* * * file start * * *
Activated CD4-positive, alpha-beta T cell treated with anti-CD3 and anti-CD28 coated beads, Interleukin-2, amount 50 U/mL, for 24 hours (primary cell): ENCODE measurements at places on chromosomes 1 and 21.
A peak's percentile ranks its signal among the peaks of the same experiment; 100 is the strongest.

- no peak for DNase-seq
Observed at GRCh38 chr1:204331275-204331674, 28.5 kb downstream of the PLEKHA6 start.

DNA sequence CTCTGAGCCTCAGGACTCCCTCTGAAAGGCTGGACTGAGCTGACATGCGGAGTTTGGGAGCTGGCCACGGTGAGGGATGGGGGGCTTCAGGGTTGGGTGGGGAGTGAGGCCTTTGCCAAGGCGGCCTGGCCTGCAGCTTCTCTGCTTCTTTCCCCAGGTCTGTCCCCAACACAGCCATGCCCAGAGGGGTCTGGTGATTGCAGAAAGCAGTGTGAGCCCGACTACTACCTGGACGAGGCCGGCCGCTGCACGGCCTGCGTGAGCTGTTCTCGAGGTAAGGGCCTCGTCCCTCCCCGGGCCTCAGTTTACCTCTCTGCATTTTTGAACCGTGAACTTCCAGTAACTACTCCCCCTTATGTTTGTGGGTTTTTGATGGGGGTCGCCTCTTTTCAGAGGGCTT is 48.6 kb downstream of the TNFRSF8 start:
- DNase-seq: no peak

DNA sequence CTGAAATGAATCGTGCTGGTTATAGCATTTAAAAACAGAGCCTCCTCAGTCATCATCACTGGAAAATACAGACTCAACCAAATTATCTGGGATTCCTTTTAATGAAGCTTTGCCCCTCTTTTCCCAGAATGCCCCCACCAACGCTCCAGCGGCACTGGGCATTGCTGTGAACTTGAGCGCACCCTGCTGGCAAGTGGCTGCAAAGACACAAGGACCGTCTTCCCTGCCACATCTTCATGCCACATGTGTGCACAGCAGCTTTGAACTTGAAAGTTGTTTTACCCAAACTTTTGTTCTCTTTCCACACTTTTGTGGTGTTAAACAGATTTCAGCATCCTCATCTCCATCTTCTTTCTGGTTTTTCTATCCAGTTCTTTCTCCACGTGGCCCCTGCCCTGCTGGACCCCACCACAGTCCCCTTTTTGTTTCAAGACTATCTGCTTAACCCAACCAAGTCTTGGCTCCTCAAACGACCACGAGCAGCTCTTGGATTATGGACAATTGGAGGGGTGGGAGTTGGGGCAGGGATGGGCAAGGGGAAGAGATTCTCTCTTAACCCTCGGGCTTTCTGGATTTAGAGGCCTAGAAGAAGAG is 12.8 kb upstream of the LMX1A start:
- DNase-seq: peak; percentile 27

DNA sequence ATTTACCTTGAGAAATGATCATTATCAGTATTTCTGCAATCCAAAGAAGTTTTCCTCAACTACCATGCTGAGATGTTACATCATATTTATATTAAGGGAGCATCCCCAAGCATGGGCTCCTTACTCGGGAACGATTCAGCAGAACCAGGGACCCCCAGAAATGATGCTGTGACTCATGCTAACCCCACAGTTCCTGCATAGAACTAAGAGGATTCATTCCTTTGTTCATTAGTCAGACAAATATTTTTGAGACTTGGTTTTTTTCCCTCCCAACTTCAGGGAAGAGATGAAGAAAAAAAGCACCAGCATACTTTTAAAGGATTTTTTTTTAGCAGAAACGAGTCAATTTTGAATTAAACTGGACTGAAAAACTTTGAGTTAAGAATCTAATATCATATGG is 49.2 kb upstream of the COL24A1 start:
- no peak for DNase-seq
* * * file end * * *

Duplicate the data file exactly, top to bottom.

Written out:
Activated CD4-positive, alpha-beta T cell treated with anti-CD3 and anti-CD28 coated beads, Interleukin-2, amount 50 U/mL, for 24 hours (primary cell): ENCODE measurements at places on chromosomes 1 and 21.
A peak's percentile ranks its signal among the peaks of the same experiment; 100 is the strongest.

- no peak for DNase-seq
Observed at GRCh38 chr1:204331275-204331674, 28.5 kb downstream of the PLEKHA6 start.

DNA sequence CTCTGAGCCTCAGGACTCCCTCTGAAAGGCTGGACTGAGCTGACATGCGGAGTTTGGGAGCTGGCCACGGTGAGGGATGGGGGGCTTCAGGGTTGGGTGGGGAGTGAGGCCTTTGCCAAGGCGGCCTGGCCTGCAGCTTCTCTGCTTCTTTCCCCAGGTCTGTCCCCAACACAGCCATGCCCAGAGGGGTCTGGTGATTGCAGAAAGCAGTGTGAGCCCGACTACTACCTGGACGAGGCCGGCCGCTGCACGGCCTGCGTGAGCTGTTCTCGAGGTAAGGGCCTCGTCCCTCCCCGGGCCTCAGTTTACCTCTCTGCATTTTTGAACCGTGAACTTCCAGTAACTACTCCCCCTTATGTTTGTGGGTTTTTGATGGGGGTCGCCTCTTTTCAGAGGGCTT is 48.6 kb downstream of the TNFRSF8 start:
- DNase-seq: no peak

DNA sequence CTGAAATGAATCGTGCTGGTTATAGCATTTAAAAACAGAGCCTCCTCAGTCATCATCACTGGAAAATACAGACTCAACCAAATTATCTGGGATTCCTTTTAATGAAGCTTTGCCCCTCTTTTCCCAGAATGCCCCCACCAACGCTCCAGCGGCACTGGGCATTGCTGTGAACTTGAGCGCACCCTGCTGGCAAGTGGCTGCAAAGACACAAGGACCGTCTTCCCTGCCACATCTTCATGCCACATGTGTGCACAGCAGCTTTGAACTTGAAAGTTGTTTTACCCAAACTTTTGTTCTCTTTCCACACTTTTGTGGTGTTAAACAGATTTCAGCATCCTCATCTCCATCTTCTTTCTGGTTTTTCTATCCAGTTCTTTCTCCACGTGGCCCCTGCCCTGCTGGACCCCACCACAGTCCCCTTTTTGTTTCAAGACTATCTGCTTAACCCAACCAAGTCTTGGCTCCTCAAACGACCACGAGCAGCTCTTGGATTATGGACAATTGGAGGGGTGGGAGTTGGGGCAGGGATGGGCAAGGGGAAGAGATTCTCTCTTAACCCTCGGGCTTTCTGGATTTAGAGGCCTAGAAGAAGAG is 12.8 kb upstream of the LMX1A start:
- DNase-seq: peak; percentile 27

DNA sequence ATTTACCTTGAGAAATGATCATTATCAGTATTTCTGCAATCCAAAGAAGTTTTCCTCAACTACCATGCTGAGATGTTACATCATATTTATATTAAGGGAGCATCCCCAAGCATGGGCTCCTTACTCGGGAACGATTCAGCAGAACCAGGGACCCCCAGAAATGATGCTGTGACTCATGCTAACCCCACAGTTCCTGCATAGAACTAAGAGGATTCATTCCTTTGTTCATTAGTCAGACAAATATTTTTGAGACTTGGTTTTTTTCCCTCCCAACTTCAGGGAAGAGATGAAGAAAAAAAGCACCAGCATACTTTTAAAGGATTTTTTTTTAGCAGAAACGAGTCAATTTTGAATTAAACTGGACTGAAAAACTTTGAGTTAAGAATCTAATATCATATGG is 49.2 kb upstream of the COL24A1 start:
- no peak for DNase-seq